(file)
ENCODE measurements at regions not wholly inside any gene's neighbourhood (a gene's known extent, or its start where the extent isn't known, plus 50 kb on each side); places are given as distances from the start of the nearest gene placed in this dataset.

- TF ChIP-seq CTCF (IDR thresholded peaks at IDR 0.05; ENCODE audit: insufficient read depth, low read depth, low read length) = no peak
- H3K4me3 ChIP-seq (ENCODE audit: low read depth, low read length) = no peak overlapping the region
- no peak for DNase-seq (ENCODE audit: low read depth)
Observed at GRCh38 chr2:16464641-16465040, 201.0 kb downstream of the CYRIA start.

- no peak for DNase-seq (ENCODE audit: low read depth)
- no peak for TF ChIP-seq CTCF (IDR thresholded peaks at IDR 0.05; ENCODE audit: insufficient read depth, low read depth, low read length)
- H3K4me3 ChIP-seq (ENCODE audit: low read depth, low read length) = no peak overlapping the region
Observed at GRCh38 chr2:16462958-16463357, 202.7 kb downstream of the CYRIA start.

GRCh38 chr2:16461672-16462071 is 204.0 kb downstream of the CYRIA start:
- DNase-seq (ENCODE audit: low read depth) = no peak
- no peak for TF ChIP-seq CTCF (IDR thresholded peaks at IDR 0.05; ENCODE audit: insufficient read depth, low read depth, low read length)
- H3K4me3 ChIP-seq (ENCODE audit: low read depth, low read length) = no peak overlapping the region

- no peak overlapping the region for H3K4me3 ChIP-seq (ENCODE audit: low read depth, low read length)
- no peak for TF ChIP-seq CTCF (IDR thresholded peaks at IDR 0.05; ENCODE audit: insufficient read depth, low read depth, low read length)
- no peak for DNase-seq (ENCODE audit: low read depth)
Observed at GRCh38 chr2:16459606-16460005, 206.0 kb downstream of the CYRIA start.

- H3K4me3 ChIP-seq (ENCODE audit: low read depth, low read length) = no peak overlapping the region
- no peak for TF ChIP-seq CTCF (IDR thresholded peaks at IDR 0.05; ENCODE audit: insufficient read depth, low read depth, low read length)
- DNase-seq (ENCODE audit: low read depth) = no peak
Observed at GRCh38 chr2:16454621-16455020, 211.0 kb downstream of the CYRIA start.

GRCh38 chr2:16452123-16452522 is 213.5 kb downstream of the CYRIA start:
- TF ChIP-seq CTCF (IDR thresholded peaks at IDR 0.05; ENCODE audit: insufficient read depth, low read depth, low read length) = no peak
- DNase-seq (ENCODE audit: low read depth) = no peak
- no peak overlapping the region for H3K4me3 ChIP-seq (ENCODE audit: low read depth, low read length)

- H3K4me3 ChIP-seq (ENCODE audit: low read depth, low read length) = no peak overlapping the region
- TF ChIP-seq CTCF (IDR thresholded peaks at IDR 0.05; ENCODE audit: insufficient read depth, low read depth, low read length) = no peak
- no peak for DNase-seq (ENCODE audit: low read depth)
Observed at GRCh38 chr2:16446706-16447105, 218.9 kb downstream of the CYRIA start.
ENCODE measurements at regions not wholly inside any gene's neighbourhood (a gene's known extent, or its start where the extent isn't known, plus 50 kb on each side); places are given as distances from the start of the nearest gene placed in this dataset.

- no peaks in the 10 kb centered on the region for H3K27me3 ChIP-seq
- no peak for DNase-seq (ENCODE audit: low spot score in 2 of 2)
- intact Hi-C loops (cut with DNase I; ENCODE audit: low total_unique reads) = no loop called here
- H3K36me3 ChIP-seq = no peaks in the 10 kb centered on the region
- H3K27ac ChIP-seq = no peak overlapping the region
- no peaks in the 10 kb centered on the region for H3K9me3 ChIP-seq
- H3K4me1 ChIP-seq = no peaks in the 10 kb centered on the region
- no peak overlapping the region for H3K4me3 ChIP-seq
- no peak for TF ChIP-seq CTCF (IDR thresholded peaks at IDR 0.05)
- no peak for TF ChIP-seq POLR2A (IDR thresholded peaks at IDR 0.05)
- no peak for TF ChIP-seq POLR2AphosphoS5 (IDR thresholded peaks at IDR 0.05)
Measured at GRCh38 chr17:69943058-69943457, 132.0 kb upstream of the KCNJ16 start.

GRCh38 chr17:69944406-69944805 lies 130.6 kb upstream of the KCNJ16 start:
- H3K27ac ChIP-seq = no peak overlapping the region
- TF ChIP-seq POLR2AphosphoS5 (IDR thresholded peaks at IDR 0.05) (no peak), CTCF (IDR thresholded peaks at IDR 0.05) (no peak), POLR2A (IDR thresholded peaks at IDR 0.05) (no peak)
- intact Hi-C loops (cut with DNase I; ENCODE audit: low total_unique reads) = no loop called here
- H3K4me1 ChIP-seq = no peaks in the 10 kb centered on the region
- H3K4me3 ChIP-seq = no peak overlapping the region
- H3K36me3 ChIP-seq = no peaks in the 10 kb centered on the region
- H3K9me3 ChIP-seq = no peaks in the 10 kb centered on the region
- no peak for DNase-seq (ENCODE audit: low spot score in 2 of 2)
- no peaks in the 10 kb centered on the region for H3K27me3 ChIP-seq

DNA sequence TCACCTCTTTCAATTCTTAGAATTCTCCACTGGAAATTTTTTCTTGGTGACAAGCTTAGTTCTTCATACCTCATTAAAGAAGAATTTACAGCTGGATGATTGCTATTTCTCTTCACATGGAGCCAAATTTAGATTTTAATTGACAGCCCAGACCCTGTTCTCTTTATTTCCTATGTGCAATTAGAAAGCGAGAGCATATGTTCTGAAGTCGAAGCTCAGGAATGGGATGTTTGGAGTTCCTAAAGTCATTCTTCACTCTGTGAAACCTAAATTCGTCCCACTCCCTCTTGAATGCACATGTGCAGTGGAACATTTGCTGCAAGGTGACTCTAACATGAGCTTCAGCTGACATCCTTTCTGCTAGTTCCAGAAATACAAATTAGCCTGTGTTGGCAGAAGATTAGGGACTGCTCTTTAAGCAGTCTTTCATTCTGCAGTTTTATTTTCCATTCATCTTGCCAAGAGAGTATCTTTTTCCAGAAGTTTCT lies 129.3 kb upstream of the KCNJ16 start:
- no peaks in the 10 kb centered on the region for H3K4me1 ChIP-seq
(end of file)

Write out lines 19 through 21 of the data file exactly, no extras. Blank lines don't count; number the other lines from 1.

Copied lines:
- no peak for TF ChIP-seq CTCF (IDR thresholded peaks at IDR 0.05; ENCODE audit: insufficient read depth, low read depth, low read length)
- DNase-seq (ENCODE audit: low read depth) = no peak
Observed at GRCh38 chr2:16454621-16455020, 211.0 kb downstream of the CYRIA start.